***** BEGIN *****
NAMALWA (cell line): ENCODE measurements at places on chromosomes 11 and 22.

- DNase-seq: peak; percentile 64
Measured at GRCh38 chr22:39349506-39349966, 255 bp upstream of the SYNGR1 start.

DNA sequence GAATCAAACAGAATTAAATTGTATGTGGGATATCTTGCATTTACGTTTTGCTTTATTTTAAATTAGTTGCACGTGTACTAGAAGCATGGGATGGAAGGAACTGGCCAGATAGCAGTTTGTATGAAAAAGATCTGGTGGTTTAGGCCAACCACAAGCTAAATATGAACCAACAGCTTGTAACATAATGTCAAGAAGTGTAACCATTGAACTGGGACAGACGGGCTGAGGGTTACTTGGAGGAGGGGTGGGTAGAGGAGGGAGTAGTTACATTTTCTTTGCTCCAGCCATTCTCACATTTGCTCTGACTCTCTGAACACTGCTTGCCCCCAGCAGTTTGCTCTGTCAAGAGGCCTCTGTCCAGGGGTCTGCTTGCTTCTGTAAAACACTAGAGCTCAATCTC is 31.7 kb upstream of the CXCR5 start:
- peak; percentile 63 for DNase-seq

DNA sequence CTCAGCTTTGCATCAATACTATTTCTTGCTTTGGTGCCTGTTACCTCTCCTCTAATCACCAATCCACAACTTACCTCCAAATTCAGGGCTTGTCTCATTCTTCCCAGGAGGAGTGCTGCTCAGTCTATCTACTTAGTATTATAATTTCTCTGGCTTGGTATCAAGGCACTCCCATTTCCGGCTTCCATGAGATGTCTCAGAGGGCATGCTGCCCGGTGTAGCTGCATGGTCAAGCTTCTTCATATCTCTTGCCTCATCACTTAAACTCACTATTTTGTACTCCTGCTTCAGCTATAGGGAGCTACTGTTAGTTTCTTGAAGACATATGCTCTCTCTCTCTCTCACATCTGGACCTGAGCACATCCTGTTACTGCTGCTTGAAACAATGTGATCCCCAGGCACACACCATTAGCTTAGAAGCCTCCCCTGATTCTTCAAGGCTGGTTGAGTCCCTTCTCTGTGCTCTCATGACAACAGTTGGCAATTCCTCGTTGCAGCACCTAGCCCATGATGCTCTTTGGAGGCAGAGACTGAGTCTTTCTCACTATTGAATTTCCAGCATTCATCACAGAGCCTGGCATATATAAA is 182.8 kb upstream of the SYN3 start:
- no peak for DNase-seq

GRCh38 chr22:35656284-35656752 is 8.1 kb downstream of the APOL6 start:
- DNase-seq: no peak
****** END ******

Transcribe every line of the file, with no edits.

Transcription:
NAMALWA (cell line): ENCODE measurements at places on chromosomes 11 and 22.

- DNase-seq: peak; percentile 64
Measured at GRCh38 chr22:39349506-39349966, 255 bp upstream of the SYNGR1 start.

DNA sequence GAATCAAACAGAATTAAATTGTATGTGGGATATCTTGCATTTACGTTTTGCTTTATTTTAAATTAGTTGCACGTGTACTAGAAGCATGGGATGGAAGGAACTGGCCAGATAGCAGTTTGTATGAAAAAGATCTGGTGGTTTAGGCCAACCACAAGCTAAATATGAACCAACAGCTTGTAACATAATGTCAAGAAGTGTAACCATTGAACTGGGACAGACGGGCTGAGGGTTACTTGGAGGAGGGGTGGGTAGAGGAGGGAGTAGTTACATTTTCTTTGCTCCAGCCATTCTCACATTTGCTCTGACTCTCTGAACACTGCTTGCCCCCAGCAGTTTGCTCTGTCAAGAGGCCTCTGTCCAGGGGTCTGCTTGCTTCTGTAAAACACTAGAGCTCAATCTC is 31.7 kb upstream of the CXCR5 start:
- peak; percentile 63 for DNase-seq

DNA sequence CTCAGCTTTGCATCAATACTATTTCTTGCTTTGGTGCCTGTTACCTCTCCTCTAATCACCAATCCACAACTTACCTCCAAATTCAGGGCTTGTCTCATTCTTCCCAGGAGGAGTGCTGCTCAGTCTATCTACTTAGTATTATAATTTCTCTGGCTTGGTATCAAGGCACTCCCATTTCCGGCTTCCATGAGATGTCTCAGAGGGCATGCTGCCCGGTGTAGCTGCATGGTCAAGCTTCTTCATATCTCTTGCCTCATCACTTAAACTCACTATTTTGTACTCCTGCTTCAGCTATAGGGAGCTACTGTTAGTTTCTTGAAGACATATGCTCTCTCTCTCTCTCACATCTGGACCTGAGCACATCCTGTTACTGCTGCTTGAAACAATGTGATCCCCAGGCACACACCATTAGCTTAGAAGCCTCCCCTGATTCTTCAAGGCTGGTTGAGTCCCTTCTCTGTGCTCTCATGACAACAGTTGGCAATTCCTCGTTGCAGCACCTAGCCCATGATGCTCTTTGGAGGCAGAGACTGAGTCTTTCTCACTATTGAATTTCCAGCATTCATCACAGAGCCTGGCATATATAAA is 182.8 kb upstream of the SYN3 start:
- no peak for DNase-seq

GRCh38 chr22:35656284-35656752 is 8.1 kb downstream of the APOL6 start:
- DNase-seq: no peak